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After years of lagging behind the equity market, the country’s corporate bonds are finally expected to flourish in 2019. On February 1, Decree No.163/2018/ND-CP will take effect, paving the way for Vietnamese firms to finance their businesses with bonds. According to Decree 163, in order to be able issue bonds, a company is no longer required to be profitable in year before the proposed issuance. Instead, the company only needs to operate for at least one year and its financial statement is audited by a qualified auditor. This allows loss-making businesses to receive assistance from outside investors in order to revive their financial health. The same rule applies to businesses that sell bonds in overseas markets. Previously, those wanting to move debts abroad had to prove their profitability over a three-year period.
Decree 163 also specified the difference between a private bond placement and a public one, as the structure will determine how much information is made available to the public. Moreover, the new bill requires all issuers register their bonds within 10 days following the transaction.
Despite relaxed criteria regarding profitability, Decree 163 is far stricter with information disclosure than former regulations. Specifically, the issuer must provide up-to-date details of its bond issuance prior to, during, and after the sale. Following this, the issuer must release updates on disbursement, related financial figures, and the repayment progress. Bond investors should be notified within 24 hours of any significant changes at the business.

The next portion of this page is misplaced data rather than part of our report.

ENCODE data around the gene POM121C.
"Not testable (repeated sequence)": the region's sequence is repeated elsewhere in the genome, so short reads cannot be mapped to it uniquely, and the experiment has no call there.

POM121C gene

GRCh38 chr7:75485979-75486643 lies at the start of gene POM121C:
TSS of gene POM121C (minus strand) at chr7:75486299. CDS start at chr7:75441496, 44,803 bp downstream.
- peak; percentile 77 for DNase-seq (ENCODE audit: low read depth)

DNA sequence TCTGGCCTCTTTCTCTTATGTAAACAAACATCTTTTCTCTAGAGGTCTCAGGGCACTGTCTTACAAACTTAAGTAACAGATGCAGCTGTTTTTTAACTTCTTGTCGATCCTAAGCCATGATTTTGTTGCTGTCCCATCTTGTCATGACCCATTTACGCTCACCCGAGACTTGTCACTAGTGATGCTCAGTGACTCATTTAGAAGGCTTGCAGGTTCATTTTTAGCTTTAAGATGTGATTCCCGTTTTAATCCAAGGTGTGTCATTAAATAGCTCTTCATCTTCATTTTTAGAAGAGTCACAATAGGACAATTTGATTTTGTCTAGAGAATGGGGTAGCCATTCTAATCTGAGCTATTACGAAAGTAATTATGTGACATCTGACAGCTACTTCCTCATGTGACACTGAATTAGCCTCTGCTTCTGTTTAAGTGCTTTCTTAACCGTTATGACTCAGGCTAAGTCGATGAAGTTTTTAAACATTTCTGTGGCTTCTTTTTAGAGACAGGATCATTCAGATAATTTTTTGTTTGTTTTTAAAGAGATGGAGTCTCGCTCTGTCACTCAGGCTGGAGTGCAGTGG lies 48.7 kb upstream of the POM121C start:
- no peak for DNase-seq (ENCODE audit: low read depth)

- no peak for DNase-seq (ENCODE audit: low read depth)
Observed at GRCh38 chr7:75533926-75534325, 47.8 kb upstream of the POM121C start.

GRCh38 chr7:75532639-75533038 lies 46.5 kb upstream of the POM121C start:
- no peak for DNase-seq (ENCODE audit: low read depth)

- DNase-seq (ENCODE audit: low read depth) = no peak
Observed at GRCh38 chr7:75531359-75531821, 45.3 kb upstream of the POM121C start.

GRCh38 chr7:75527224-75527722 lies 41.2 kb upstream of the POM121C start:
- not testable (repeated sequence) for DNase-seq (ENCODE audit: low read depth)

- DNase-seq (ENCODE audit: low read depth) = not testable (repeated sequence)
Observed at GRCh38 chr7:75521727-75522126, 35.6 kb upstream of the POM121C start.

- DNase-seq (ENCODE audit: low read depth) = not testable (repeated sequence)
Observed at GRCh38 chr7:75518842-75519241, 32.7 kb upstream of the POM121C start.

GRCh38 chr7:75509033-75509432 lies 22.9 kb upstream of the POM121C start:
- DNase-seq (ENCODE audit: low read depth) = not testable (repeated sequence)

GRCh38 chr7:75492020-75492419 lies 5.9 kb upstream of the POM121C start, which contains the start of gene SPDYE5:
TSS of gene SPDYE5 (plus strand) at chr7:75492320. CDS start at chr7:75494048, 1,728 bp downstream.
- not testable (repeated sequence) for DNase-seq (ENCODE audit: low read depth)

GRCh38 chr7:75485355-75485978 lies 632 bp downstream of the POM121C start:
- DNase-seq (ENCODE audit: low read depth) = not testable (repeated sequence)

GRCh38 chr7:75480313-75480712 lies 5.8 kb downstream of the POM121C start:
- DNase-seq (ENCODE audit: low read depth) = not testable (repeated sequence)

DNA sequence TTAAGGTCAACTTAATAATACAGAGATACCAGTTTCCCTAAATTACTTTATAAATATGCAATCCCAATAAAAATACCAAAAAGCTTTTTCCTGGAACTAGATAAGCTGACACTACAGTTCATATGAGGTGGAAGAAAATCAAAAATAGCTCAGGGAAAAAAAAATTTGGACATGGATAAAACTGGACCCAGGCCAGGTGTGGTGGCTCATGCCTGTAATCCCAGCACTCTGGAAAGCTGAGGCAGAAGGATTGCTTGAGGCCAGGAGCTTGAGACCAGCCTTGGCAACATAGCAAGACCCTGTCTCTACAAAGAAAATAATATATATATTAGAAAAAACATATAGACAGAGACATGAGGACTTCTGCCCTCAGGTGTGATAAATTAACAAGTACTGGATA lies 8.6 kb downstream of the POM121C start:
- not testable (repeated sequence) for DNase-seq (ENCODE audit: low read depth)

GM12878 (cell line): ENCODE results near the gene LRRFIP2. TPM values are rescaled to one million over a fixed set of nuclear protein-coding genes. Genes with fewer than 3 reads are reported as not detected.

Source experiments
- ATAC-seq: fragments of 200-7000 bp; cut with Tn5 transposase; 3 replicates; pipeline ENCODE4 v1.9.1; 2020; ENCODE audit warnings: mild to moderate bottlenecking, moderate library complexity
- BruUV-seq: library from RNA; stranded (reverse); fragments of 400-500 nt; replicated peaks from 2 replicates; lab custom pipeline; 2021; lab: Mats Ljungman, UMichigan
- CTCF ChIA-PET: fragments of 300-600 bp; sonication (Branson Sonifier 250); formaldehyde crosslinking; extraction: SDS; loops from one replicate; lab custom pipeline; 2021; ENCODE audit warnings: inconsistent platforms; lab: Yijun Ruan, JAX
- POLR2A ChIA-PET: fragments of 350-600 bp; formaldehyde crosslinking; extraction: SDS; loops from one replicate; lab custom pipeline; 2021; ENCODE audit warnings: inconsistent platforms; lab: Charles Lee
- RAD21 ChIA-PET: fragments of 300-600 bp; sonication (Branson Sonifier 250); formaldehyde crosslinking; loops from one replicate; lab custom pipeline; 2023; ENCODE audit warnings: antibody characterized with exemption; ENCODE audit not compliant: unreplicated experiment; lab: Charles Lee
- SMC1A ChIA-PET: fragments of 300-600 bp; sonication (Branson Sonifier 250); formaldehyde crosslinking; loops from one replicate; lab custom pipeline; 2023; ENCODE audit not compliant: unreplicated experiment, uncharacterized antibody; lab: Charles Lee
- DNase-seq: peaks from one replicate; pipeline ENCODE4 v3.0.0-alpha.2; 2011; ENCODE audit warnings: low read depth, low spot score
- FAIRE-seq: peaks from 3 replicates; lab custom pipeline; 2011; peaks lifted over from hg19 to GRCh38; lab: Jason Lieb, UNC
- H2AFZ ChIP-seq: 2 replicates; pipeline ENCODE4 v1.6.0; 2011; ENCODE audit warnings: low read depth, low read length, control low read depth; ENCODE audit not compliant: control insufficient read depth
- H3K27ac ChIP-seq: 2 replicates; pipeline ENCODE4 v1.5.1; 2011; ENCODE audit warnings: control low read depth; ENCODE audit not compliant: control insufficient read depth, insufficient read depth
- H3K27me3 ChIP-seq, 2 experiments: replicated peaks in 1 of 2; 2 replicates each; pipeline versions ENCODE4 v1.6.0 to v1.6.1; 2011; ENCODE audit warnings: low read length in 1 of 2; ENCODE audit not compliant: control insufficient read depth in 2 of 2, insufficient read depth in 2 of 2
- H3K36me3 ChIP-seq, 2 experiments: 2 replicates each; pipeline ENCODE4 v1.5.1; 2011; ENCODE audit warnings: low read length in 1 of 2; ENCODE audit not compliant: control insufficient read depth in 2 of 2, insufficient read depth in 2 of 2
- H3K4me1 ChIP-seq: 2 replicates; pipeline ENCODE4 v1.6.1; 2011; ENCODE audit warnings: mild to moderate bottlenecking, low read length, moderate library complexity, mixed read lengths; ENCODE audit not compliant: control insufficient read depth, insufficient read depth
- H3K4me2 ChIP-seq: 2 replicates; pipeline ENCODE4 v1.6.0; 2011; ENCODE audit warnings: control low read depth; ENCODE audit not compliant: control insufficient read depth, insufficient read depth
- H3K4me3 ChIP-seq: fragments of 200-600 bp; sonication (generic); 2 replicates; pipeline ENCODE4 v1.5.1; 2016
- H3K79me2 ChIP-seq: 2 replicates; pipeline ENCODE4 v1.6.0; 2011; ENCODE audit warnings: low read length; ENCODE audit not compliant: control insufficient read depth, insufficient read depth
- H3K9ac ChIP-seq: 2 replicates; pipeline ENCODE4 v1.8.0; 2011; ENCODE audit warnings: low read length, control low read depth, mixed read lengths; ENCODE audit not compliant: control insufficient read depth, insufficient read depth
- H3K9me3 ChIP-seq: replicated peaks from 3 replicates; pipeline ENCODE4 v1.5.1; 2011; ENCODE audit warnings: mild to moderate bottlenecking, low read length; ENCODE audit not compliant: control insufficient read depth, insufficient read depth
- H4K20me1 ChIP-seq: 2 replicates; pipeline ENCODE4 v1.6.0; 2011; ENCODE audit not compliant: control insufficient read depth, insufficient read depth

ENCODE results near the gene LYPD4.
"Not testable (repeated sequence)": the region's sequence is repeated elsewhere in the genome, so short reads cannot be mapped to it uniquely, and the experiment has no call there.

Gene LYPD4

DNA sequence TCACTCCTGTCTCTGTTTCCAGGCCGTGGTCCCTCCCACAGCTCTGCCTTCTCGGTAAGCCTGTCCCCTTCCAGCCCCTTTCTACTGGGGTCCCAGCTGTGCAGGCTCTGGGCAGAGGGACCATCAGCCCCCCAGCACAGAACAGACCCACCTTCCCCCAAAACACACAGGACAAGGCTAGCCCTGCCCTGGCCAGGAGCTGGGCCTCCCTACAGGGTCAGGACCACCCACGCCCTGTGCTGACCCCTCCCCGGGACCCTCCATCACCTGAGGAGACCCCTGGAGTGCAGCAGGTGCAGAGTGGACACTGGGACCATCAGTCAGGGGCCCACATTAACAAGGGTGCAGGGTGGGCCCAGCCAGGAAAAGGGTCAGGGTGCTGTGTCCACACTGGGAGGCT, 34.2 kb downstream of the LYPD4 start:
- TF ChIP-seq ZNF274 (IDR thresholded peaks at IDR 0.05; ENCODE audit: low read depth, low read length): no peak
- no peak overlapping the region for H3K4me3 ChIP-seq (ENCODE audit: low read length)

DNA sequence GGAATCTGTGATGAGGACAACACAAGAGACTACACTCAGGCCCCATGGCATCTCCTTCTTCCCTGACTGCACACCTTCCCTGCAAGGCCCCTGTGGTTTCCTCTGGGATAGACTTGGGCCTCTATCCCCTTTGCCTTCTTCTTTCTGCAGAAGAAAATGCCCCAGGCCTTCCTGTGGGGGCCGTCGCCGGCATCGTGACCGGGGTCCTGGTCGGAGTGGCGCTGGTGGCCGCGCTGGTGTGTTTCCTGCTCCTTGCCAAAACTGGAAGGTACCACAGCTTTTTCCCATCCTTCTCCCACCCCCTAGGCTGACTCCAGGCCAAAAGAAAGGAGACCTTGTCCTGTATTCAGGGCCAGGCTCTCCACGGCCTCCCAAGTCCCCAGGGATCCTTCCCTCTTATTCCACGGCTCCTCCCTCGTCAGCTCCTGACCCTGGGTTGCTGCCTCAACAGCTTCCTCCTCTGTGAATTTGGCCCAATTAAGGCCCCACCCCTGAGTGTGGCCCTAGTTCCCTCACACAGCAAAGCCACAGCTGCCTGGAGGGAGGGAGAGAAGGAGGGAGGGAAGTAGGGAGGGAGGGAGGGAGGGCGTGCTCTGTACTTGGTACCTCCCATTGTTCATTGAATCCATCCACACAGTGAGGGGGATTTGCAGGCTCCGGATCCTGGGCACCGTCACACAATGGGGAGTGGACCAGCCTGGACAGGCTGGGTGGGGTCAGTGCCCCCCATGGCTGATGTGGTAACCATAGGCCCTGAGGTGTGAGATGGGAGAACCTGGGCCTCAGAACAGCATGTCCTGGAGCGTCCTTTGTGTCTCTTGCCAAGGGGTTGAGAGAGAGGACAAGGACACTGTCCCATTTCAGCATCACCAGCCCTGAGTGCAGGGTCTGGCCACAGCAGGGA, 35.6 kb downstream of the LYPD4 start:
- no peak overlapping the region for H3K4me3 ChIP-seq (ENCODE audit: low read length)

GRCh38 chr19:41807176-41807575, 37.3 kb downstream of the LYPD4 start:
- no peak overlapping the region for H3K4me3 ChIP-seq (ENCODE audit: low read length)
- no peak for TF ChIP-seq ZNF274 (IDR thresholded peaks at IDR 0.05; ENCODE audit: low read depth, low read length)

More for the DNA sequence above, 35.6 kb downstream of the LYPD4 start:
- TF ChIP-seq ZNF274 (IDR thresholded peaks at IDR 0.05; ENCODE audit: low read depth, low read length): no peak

Finally, the Vietnam Stock Exchange is also responsible for releasing biannual and annual updates on the country’s corporate bond market.
Phan Thi Thu Hien, head of the Banking and Corporate Finance Department at the Ministry of Finance, said these requirements will create a transparent bond market domestically, giving investors access to information they need to make decisions.
“We’re also looking to build a central credit agency for corporate bond issuers, as well as calling for more investors into the market,” said Hien.
The list of potential buyers includes Vietnam’s Social Insurance Fund, commercial insurers, future pension funds, and individual investors, in particular bank depositors. Bank deposits currently take up 85 per cent of the country’s GDP, and corporate bonds can offer higher returns for depositors. Seeking new investors is also crucial for the nation’s corporate bond market. At present, the vast majority of bond buyers are commercial banks who regard corporate bonds as another form of credit.
Moreover, Decree No.16/2018/TT-NHNN stated that commercial banks in Vietnam should only use 40 per cent of short-term funds for mid to long-term loans. The ratio was previously 60 per cent before 2017. This means banks will have less money available for corporate bonds over the coming years, forcing the domestic bond market to diversify its list of buyers.
“With the rapid expansion of the Vietnamese economy, we expect more quality corporates to tap into the capital markets for fund raising activities in diversifying their sources of financing. Recent successful transactions can encourage more corporate issuers to consider the bond market as a viable financing option,” said Nirukt Sapru, CEO Vietnam, ASEAN and South Asia Cluster Markets at Standard Chartered Bank. In 2018, the bank assisted a number of Vietnamese listed companies, such as Nam Long Group, Mobile World Corporation, and PAN Group, with their bond sales.
PAN Group CEO Nguyen Thi Tra My regards the group’s $49.3-million bond issuance last year as a “significant milestone”. “The five-year bonds, whose annual interest rate is fixed at 6.8 per cent, are testament to investors’ trust in the long-term future of PAN and Vietnam’s corporate bond market,” My said.